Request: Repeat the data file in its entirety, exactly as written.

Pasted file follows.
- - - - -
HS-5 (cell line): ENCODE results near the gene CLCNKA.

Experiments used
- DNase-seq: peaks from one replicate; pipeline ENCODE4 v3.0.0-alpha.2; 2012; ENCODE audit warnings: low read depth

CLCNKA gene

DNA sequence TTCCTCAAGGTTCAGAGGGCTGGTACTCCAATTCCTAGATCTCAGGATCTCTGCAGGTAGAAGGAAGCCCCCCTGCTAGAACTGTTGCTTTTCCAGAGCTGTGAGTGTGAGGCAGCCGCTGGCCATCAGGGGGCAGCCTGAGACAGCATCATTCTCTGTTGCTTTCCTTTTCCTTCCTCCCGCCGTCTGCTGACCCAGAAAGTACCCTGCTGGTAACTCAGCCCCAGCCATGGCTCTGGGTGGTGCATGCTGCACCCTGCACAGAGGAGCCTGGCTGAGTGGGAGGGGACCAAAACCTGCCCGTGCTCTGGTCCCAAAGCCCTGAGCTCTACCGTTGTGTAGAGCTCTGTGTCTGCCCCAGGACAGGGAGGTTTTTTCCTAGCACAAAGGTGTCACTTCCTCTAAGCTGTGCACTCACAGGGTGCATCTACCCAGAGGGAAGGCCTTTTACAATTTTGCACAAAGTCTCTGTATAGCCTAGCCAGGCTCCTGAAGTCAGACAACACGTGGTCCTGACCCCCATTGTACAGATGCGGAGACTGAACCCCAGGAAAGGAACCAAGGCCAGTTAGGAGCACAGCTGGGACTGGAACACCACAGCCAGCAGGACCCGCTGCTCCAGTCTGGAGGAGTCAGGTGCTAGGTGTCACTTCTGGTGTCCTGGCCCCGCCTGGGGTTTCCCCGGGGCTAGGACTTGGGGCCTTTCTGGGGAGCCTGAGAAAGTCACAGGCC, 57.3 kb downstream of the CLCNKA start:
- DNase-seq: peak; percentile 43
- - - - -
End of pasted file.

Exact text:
HS-5 (cell line): ENCODE results near the gene CLCNKA.

Experiments used
- DNase-seq: peaks from one replicate; pipeline ENCODE4 v3.0.0-alpha.2; 2012; ENCODE audit warnings: low read depth

CLCNKA gene

DNA sequence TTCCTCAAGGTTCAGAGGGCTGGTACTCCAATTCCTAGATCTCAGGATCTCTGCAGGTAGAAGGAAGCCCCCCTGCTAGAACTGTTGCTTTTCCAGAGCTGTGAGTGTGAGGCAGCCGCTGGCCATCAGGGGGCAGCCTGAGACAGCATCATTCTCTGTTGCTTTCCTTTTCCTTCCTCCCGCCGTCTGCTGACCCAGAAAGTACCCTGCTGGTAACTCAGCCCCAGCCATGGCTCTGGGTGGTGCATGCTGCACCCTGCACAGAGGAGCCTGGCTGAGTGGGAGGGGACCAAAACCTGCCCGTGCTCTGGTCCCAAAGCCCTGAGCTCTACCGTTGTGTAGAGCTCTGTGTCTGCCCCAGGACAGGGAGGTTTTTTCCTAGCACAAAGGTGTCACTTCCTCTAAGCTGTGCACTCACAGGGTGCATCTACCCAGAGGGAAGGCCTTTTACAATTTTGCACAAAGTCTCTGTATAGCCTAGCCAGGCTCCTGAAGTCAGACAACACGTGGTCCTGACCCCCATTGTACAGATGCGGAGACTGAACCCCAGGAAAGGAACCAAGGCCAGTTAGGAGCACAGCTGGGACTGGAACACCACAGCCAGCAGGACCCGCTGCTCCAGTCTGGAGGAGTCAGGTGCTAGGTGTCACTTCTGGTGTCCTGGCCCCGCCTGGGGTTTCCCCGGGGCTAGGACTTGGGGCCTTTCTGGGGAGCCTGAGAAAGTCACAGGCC, 57.3 kb downstream of the CLCNKA start:
- DNase-seq: peak; percentile 43